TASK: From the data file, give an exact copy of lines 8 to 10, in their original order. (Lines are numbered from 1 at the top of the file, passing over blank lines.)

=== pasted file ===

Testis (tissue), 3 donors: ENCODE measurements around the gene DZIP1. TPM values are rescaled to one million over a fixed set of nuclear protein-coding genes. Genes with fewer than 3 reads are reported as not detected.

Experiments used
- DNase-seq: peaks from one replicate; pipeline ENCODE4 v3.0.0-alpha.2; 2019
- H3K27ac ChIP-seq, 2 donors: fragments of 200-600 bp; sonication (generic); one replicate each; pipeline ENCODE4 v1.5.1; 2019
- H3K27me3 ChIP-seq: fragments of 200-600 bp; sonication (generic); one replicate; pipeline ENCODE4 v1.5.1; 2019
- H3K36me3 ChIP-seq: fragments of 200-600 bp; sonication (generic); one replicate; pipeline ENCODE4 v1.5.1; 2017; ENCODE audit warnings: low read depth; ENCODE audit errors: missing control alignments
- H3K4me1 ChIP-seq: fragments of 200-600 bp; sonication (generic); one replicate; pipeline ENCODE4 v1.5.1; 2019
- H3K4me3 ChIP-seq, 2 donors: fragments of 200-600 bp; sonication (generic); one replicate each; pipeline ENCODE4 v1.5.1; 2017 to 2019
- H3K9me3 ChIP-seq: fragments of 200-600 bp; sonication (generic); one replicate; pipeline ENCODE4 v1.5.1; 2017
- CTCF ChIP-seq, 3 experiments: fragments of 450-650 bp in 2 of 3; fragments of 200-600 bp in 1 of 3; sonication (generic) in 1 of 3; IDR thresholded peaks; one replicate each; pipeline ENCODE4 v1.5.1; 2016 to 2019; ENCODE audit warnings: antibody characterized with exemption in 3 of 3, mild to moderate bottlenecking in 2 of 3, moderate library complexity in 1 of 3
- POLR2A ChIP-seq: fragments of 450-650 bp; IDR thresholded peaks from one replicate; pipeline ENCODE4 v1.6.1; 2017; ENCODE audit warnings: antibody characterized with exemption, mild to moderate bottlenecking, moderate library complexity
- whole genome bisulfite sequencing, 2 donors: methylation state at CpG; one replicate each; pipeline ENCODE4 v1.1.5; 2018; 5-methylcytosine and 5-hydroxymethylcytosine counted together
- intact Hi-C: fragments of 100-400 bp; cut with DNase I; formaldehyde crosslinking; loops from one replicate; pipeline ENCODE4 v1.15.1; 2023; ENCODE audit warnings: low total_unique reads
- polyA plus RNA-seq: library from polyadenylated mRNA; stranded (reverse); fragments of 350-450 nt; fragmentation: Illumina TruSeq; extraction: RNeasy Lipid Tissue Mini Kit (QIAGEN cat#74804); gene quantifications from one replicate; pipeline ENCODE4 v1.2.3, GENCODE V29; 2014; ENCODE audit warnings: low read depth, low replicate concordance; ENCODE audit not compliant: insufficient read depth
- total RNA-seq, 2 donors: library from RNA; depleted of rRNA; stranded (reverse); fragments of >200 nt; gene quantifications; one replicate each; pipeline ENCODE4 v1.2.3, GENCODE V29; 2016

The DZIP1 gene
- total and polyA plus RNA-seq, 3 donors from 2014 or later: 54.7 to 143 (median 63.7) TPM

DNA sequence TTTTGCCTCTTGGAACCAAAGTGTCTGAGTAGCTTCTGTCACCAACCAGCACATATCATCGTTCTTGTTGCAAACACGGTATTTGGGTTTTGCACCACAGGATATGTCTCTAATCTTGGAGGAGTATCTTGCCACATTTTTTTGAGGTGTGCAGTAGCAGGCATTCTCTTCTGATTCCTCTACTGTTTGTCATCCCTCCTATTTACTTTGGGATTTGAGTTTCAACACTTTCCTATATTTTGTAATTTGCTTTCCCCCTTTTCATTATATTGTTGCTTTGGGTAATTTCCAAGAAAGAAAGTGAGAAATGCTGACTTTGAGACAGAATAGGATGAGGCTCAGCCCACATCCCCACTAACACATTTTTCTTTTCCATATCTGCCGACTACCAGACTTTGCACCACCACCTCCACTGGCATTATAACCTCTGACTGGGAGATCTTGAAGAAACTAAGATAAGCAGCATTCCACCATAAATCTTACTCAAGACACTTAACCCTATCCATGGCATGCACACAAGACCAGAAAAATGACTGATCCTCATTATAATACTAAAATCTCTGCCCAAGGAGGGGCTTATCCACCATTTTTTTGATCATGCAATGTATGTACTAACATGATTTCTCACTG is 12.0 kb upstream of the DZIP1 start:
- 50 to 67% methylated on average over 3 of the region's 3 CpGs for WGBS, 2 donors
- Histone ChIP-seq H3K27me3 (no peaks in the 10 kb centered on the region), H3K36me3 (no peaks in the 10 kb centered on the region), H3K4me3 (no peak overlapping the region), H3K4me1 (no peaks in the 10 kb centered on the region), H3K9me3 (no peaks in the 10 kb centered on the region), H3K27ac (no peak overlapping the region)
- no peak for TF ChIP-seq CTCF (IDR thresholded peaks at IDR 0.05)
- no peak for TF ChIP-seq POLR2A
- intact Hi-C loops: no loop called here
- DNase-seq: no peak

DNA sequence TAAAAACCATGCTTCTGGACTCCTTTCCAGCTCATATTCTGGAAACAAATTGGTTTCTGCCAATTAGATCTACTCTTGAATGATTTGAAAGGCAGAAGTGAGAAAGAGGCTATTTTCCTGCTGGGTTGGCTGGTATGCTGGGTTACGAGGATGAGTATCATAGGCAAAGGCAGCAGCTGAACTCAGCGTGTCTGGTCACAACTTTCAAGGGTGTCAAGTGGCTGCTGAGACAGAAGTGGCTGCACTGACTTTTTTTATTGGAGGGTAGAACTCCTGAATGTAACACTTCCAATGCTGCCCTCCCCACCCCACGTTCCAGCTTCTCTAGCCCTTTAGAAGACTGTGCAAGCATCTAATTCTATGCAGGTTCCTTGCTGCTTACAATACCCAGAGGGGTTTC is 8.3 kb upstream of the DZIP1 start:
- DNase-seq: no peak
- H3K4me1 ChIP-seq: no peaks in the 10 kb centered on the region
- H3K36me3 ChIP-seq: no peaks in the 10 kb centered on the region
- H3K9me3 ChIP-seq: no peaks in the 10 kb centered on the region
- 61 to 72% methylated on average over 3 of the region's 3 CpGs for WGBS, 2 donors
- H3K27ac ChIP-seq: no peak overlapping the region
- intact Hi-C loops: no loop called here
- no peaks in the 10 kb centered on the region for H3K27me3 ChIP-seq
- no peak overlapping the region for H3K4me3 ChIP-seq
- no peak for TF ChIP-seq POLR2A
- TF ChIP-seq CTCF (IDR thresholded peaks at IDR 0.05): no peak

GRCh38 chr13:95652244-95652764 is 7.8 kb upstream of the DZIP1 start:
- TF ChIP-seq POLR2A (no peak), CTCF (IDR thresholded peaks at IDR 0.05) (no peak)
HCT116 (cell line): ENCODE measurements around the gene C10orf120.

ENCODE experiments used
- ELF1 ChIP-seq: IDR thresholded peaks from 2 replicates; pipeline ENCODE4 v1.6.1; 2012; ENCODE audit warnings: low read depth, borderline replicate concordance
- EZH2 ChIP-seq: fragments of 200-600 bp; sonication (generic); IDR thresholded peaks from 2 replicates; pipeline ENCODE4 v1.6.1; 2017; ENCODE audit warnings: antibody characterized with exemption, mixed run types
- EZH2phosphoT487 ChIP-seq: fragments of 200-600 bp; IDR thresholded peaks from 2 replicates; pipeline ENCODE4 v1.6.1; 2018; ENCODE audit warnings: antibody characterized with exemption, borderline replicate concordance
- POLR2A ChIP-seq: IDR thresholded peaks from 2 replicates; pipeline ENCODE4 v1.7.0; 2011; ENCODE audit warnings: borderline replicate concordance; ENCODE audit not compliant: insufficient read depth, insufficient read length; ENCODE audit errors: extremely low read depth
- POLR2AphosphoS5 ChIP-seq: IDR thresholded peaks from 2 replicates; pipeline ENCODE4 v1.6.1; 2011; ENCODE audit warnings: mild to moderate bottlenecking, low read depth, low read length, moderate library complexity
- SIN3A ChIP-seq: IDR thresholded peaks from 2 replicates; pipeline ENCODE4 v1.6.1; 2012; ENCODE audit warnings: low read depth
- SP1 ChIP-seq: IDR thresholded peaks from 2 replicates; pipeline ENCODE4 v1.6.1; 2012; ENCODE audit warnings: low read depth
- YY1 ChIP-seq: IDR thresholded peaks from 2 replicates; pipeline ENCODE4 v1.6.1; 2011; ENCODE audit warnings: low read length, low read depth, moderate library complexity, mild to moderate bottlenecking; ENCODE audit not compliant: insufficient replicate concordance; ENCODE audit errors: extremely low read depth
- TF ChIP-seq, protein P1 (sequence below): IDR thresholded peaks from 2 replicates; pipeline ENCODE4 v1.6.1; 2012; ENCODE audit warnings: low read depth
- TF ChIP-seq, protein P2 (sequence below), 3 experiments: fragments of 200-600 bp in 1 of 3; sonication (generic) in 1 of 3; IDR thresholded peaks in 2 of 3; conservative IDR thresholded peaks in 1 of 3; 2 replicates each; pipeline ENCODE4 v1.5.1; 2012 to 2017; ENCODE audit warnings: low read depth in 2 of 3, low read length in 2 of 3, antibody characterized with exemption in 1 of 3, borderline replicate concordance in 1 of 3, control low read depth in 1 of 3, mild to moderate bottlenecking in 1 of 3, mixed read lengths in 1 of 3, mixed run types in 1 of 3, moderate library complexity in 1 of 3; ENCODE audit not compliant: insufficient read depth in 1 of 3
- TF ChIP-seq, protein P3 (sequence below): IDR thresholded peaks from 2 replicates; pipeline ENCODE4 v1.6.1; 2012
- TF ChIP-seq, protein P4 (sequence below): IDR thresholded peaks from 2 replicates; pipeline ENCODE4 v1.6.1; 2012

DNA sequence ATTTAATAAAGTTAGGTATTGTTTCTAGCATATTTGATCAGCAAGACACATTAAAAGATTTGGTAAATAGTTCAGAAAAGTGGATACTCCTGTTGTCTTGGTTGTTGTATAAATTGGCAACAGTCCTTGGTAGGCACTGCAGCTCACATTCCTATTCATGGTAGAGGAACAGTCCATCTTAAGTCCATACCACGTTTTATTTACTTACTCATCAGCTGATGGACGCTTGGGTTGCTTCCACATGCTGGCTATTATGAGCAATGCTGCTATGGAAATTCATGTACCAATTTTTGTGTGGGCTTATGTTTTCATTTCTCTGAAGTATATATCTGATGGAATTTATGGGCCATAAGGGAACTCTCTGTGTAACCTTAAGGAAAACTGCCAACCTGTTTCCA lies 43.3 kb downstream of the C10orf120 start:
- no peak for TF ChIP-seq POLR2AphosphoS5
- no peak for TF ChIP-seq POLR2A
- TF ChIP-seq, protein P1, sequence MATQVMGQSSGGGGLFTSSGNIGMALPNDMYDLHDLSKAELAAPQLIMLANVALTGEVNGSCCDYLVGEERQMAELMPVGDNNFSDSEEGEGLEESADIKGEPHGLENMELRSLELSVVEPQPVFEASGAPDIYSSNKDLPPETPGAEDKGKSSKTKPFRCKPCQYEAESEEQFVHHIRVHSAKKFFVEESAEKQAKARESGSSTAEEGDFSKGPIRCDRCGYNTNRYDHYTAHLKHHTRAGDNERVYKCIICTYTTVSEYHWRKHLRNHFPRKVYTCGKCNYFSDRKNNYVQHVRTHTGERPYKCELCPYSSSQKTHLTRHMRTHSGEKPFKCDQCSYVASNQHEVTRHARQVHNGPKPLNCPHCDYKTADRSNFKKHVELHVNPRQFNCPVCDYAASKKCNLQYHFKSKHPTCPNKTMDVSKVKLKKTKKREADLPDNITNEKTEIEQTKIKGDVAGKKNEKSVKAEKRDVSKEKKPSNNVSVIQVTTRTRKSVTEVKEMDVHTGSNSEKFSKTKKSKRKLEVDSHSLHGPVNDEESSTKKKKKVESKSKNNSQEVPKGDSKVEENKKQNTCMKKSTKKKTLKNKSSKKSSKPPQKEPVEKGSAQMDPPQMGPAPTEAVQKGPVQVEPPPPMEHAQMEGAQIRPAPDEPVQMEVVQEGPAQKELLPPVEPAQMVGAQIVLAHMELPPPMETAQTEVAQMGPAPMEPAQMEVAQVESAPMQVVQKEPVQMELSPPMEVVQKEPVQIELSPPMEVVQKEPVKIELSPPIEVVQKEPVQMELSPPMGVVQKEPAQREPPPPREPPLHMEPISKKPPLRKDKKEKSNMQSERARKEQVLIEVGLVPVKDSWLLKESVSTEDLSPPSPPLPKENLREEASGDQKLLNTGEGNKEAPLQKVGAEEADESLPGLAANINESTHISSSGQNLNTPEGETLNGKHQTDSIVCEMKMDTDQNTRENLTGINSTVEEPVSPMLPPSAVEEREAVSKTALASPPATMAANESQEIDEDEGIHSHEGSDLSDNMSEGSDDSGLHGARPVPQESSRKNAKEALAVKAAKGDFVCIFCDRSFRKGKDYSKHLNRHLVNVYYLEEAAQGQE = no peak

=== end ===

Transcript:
- H3K4me3 ChIP-seq, 2 donors: fragments of 200-600 bp; sonication (generic); one replicate each; pipeline ENCODE4 v1.5.1; 2017 to 2019
- H3K9me3 ChIP-seq: fragments of 200-600 bp; sonication (generic); one replicate; pipeline ENCODE4 v1.5.1; 2017
- CTCF ChIP-seq, 3 experiments: fragments of 450-650 bp in 2 of 3; fragments of 200-600 bp in 1 of 3; sonication (generic) in 1 of 3; IDR thresholded peaks; one replicate each; pipeline ENCODE4 v1.5.1; 2016 to 2019; ENCODE audit warnings: antibody characterized with exemption in 3 of 3, mild to moderate bottlenecking in 2 of 3, moderate library complexity in 1 of 3